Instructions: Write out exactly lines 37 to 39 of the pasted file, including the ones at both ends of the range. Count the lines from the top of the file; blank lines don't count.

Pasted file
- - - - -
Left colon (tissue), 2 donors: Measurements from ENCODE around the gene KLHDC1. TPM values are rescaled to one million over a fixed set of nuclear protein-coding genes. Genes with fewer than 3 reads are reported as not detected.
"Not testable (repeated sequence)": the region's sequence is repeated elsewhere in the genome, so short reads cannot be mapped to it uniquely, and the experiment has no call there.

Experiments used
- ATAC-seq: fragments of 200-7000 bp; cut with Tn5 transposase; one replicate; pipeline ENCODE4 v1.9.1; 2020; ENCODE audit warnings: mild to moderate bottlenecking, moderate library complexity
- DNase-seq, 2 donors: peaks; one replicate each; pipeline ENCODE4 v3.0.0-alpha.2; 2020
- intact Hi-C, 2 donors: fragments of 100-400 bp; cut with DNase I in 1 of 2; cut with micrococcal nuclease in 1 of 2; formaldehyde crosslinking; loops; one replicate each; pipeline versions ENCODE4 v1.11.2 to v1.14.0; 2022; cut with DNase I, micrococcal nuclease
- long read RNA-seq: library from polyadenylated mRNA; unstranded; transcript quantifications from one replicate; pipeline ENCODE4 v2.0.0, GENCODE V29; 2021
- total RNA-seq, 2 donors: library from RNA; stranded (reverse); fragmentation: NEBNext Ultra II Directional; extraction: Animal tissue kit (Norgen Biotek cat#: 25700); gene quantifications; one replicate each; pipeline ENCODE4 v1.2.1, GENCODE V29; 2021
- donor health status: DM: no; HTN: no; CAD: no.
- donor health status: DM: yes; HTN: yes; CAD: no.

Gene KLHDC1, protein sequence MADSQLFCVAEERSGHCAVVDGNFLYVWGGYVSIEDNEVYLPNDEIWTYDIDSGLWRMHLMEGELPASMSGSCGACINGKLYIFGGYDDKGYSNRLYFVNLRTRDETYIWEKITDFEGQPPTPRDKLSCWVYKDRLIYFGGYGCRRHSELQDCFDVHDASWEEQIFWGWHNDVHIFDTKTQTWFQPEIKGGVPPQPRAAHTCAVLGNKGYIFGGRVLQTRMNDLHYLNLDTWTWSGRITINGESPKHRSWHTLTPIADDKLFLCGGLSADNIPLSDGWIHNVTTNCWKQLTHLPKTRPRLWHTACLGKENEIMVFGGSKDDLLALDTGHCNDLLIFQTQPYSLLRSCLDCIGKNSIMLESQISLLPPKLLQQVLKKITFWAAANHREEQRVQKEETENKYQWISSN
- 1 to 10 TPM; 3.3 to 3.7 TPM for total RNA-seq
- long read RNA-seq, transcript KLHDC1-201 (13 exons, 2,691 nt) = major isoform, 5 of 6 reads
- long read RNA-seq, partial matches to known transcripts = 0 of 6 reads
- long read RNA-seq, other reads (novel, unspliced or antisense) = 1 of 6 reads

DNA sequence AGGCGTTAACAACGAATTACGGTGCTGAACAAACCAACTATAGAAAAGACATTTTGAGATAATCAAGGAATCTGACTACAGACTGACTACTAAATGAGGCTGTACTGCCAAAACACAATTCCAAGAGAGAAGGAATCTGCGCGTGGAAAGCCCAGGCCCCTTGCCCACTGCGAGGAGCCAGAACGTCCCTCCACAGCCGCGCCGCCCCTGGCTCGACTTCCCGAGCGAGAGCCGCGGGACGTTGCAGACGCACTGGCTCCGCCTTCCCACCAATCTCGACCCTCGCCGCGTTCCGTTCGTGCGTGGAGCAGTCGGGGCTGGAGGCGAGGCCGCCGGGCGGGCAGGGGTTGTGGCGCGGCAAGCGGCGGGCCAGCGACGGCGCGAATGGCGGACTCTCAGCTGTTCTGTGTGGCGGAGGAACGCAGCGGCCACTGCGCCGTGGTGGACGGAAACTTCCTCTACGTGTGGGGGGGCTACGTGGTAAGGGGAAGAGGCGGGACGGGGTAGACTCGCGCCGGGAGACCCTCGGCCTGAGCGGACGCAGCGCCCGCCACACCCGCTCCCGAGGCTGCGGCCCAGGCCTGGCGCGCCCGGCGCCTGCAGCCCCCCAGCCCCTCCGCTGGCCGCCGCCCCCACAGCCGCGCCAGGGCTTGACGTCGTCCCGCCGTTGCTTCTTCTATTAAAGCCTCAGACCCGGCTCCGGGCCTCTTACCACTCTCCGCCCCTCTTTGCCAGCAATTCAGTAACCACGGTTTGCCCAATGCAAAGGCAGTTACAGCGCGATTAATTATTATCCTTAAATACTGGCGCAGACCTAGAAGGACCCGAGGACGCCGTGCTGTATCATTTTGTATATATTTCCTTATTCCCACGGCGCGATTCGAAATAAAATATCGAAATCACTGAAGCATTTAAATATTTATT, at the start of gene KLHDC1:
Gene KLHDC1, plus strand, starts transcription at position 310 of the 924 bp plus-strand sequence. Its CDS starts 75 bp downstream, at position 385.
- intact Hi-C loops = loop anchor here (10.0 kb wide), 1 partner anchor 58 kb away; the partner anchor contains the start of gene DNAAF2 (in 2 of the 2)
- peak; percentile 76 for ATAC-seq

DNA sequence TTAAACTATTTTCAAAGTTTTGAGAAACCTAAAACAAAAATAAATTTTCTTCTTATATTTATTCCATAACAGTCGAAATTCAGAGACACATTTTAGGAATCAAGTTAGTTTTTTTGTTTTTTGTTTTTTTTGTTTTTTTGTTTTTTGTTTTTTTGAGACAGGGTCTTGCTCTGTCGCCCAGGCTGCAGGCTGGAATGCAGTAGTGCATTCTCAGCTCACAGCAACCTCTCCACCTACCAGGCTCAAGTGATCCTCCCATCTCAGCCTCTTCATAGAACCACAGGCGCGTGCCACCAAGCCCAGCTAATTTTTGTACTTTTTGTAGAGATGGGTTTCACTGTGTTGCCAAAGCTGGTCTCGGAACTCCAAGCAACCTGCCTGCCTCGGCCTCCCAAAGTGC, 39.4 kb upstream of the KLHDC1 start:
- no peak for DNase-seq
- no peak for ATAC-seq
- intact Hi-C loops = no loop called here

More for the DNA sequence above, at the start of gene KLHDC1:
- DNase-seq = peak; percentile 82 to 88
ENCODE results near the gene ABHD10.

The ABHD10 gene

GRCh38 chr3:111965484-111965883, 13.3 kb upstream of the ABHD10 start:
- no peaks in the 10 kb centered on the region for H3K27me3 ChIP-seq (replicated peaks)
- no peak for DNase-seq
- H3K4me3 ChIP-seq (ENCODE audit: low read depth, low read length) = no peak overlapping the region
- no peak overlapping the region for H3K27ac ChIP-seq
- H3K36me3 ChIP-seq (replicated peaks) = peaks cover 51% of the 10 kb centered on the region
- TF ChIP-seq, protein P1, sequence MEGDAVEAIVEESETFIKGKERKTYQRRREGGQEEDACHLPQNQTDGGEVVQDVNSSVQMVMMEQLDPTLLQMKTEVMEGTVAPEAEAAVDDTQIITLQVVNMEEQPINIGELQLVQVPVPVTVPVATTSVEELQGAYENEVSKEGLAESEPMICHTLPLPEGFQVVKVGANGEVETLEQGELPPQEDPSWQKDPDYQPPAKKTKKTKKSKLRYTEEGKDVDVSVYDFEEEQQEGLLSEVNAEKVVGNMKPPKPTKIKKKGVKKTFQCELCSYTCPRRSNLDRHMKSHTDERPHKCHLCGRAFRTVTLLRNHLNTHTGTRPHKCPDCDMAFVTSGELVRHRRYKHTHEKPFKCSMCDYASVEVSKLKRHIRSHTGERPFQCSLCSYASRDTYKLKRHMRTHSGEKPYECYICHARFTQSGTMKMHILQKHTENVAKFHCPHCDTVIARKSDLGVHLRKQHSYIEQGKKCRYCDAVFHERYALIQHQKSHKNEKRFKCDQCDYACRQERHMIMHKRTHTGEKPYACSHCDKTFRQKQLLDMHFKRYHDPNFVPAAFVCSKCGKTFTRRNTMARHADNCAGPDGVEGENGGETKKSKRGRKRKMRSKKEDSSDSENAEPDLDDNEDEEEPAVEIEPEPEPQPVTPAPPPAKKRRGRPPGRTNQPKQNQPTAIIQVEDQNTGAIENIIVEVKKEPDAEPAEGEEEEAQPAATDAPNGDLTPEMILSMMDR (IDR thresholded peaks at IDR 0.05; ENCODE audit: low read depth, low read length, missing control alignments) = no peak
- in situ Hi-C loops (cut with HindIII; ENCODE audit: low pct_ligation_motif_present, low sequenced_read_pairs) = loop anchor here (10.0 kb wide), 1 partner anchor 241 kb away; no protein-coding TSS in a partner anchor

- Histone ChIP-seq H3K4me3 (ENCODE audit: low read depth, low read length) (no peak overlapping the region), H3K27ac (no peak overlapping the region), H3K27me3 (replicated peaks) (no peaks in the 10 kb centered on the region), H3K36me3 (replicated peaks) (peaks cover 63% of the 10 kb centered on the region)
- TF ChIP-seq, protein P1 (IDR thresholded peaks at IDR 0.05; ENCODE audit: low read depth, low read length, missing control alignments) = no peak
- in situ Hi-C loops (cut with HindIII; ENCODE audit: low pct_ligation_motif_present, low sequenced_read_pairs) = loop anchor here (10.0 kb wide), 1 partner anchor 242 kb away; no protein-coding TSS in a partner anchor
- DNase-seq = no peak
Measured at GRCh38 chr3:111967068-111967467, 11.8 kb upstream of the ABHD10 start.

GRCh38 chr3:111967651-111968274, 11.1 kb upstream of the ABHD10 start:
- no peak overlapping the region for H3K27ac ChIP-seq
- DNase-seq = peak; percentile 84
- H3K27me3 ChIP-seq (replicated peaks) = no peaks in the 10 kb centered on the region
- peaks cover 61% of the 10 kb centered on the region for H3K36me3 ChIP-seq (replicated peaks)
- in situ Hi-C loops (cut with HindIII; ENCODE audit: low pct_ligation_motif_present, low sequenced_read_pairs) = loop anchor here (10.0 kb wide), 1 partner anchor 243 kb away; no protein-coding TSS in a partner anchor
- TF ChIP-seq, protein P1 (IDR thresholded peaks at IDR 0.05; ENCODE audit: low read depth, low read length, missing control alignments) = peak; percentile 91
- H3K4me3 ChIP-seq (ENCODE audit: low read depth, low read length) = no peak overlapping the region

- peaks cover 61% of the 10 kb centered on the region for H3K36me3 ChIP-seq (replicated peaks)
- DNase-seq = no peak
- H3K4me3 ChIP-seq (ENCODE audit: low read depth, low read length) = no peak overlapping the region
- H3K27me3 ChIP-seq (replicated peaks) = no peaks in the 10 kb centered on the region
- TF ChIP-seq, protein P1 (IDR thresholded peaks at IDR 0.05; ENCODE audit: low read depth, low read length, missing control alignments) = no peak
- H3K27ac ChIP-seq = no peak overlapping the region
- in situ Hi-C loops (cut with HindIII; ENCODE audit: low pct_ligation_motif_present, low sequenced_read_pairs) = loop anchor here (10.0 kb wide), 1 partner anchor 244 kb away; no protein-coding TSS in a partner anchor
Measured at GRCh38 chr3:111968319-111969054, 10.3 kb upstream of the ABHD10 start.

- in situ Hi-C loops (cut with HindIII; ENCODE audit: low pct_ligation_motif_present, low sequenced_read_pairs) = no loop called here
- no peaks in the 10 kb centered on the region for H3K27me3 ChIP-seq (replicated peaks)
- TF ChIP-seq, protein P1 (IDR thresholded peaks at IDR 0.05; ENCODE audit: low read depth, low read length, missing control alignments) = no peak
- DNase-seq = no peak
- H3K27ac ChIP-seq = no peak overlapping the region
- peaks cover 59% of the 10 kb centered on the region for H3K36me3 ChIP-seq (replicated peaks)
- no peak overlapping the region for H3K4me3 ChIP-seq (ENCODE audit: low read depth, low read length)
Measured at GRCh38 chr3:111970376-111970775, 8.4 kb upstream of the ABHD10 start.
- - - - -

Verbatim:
- TF ChIP-seq, protein P1 (IDR thresholded peaks at IDR 0.05; ENCODE audit: low read depth, low read length, missing control alignments) = no peak
- in situ Hi-C loops (cut with HindIII; ENCODE audit: low pct_ligation_motif_present, low sequenced_read_pairs) = loop anchor here (10.0 kb wide), 1 partner anchor 242 kb away; no protein-coding TSS in a partner anchor
- DNase-seq = no peak